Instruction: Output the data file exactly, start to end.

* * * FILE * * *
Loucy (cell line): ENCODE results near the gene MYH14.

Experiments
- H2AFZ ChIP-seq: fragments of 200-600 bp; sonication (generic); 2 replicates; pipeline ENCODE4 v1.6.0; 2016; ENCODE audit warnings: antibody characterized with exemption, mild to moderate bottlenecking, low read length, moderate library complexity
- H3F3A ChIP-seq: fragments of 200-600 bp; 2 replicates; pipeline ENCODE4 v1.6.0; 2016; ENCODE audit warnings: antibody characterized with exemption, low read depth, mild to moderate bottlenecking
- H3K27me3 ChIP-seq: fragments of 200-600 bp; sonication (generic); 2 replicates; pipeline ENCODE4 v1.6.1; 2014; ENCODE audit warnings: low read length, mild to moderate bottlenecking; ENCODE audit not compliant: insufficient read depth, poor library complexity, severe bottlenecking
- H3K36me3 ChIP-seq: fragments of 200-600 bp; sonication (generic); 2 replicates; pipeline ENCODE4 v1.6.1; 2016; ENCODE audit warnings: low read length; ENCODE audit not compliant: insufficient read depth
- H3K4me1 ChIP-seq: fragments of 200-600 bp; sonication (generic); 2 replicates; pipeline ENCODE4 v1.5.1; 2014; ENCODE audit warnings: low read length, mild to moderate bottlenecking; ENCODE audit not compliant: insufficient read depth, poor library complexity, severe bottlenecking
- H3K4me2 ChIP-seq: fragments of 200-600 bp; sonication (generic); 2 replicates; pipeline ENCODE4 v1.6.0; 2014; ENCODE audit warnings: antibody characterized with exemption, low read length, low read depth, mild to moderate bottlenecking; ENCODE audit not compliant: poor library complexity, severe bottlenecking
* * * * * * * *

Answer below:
Loucy (cell line): ENCODE results near the gene MYH14.

Experiments
- H2AFZ ChIP-seq: fragments of 200-600 bp; sonication (generic); 2 replicates; pipeline ENCODE4 v1.6.0; 2016; ENCODE audit warnings: antibody characterized with exemption, mild to moderate bottlenecking, low read length, moderate library complexity
- H3F3A ChIP-seq: fragments of 200-600 bp; 2 replicates; pipeline ENCODE4 v1.6.0; 2016; ENCODE audit warnings: antibody characterized with exemption, low read depth, mild to moderate bottlenecking
- H3K27me3 ChIP-seq: fragments of 200-600 bp; sonication (generic); 2 replicates; pipeline ENCODE4 v1.6.1; 2014; ENCODE audit warnings: low read length, mild to moderate bottlenecking; ENCODE audit not compliant: insufficient read depth, poor library complexity, severe bottlenecking
- H3K36me3 ChIP-seq: fragments of 200-600 bp; sonication (generic); 2 replicates; pipeline ENCODE4 v1.6.1; 2016; ENCODE audit warnings: low read length; ENCODE audit not compliant: insufficient read depth
- H3K4me1 ChIP-seq: fragments of 200-600 bp; sonication (generic); 2 replicates; pipeline ENCODE4 v1.5.1; 2014; ENCODE audit warnings: low read length, mild to moderate bottlenecking; ENCODE audit not compliant: insufficient read depth, poor library complexity, severe bottlenecking
- H3K4me2 ChIP-seq: fragments of 200-600 bp; sonication (generic); 2 replicates; pipeline ENCODE4 v1.6.0; 2014; ENCODE audit warnings: antibody characterized with exemption, low read length, low read depth, mild to moderate bottlenecking; ENCODE audit not compliant: poor library complexity, severe bottlenecking